Nothing says summer like a fresh made, authentic pico de gallo made from fresh picked, vine ripe Colorado tomatoes, fresh cilantro, a few chile peppers and some garlic and onion…all found in the farm fresh baskets delivered right to your door by Colorado fresh produce.
- 1 pound ripe tomatoes
- 2 to 3 jalapenos or hot banana peppers
- 1/4 teaspoon salt
- Juice of 1/2 fresh lemon (and if you want, add a little lime juice)
- 1/4 teaspoon black pepper
- 1 clove of fresh, minced garlic (or 1/4 teaspoon of garlic powder)
- Pinch of oregano
- 1 teaspoon of olive oil
- 1/2 cup diced onion
- 2 to 3 tablespoons of chopped cilantro (about 1/4 to 1/3 of a bunch)
Dice the tomatoes, peppers and onions if you like a thicker, chunky pico de gallo. For a smoother pico de gallo, put the tomatoes, jalapenos and onions in a food processor or blender for 20 seconds. Then combine all other ingredients, get a bag of tortilla chips, or make a quesadilla or a fajita.
The age -old question of whether the tomato is a fruit or vegetable is a fruit or vegetable was actually settled in the Supreme Court in 1893 – when it was officially declared a vegetable.
However, botanically speaking, a juicy, fresh Colorado tomato is still a fruit as a member of the “nightshade” family (making it a relative to potatoes and eggplant).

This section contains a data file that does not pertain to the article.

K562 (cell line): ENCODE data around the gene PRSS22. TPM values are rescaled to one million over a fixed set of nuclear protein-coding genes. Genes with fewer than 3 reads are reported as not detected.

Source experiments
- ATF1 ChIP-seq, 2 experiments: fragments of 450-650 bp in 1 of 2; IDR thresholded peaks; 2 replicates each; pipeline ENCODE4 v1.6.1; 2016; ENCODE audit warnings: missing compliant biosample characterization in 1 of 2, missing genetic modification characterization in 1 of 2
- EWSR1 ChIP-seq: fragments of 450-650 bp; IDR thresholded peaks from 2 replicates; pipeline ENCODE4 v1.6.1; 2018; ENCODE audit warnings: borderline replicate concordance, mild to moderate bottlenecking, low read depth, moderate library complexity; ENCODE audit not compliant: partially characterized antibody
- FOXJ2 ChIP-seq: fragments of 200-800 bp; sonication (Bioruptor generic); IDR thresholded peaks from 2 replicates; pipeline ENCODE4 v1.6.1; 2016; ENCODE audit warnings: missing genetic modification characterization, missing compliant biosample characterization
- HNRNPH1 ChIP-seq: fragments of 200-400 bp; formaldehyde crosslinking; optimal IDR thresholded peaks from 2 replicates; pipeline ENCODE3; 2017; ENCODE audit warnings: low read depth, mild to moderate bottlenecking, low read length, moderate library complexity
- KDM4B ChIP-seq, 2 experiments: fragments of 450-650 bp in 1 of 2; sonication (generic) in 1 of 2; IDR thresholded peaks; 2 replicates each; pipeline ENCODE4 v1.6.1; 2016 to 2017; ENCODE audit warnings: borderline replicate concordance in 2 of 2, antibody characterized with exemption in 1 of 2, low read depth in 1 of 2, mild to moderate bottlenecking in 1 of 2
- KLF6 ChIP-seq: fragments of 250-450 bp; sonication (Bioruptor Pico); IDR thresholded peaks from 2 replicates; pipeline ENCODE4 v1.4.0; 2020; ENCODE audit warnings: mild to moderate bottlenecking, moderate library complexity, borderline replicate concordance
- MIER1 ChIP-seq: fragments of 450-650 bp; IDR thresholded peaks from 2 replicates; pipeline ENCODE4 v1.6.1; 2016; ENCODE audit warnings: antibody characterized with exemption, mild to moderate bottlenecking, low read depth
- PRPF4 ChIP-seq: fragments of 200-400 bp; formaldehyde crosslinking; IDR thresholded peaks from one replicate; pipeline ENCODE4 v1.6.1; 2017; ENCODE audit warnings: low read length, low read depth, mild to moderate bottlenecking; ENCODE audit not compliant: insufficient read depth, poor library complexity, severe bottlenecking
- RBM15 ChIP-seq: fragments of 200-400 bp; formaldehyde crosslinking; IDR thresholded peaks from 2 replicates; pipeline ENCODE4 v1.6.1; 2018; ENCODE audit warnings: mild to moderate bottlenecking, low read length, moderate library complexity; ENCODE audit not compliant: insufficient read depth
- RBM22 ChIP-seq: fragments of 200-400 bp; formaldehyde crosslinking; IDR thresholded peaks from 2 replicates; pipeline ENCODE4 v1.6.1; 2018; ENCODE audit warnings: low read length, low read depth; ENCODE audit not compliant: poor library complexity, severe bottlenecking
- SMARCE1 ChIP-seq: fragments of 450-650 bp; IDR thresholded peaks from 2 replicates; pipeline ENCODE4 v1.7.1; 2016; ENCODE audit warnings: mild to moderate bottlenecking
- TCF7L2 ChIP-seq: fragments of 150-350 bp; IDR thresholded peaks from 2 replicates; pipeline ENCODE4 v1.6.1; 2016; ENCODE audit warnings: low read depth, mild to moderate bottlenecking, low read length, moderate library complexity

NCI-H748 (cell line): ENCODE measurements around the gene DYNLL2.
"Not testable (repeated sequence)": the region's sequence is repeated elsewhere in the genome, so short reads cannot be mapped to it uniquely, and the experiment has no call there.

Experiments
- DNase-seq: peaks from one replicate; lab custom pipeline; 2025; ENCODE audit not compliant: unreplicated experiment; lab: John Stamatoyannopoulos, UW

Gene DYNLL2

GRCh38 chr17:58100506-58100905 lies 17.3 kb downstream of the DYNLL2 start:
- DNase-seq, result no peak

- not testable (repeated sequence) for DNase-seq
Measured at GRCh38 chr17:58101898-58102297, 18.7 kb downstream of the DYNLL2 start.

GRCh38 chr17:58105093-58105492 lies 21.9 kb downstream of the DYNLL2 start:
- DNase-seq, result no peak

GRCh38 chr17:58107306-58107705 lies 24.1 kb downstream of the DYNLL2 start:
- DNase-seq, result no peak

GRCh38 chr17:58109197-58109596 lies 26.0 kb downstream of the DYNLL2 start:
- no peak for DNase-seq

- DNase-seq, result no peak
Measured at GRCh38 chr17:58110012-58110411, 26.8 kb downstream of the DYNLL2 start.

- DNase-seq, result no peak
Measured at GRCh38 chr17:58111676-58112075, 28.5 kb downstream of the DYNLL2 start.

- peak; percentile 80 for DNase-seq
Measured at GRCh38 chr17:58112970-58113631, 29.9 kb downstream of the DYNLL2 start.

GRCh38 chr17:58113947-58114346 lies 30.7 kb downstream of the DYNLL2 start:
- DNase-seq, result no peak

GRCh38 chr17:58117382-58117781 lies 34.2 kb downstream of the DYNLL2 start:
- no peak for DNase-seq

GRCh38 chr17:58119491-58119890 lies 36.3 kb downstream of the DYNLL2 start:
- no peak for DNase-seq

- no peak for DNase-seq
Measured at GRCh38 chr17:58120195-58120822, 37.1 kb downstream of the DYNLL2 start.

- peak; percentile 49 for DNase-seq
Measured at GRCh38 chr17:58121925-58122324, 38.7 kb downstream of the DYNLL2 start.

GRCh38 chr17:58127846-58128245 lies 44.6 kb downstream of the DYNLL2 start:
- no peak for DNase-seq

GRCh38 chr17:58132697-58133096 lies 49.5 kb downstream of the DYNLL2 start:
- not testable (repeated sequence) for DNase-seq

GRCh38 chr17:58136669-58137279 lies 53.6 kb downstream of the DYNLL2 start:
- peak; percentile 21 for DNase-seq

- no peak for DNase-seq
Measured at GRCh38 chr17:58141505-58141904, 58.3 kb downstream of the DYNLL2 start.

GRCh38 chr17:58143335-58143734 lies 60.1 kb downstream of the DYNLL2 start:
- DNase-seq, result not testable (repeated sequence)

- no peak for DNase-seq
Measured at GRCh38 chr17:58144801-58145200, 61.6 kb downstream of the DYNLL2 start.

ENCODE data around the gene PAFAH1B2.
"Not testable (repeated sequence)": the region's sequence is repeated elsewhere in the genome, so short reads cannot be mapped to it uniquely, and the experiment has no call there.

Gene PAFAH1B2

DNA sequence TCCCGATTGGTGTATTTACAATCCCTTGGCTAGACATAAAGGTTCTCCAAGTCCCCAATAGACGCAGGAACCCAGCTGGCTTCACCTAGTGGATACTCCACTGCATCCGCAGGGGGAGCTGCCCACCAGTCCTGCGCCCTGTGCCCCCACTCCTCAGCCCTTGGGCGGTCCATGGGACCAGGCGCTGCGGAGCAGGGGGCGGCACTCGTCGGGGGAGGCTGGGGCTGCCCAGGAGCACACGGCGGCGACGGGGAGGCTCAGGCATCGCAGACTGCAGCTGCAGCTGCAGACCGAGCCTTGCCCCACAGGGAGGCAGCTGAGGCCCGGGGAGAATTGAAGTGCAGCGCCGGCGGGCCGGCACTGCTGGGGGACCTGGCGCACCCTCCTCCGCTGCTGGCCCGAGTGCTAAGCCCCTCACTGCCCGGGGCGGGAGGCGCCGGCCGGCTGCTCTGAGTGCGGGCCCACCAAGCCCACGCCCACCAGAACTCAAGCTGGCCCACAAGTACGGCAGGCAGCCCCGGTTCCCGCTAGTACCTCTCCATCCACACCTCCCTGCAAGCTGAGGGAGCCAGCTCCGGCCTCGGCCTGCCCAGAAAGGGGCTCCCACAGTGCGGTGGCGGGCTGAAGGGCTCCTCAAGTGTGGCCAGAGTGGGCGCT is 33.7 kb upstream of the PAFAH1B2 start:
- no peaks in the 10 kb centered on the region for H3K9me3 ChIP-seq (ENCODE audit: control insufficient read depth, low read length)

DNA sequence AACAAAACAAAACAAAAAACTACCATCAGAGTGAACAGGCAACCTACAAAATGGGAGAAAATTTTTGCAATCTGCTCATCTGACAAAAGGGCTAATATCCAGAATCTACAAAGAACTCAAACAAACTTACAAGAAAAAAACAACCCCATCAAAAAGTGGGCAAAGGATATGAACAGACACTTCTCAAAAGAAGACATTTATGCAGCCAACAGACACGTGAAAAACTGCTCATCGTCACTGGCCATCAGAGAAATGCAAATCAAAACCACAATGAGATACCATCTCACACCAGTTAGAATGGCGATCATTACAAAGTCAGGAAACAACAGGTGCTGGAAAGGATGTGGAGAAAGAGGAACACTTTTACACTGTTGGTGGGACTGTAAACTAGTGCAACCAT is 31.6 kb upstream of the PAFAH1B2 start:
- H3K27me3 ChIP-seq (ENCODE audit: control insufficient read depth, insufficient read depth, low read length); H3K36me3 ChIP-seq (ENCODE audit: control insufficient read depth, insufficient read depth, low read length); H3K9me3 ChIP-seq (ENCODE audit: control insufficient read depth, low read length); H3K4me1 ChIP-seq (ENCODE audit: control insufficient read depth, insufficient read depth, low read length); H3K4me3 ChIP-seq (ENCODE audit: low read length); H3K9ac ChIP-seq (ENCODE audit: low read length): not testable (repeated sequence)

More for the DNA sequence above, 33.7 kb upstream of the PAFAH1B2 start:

Colorado fresh produce’s vine ripe tomatoes are low calorie, low sodium and a great source of Vitamins A and C.
If you’re going to cook with fresh Colorado tomatoes and need to peel them, place them in boiling water for 30 to 60 seconds until the skins start to crack. Remove them from the boiling water, and dip them immediately into cold water. Slip the skins off, trim away any greens.
Fresh picked tomatoes will last longer if you store them stem side down. NEVER put a tomato in the refrigerator, and NEVER allow tomatoes to ripen in direct sunlight, or they will lose most of their Vitamin C. It’s best to let them ripen at room temperature on the counter (and yes, you can put them in a paper bag if you want).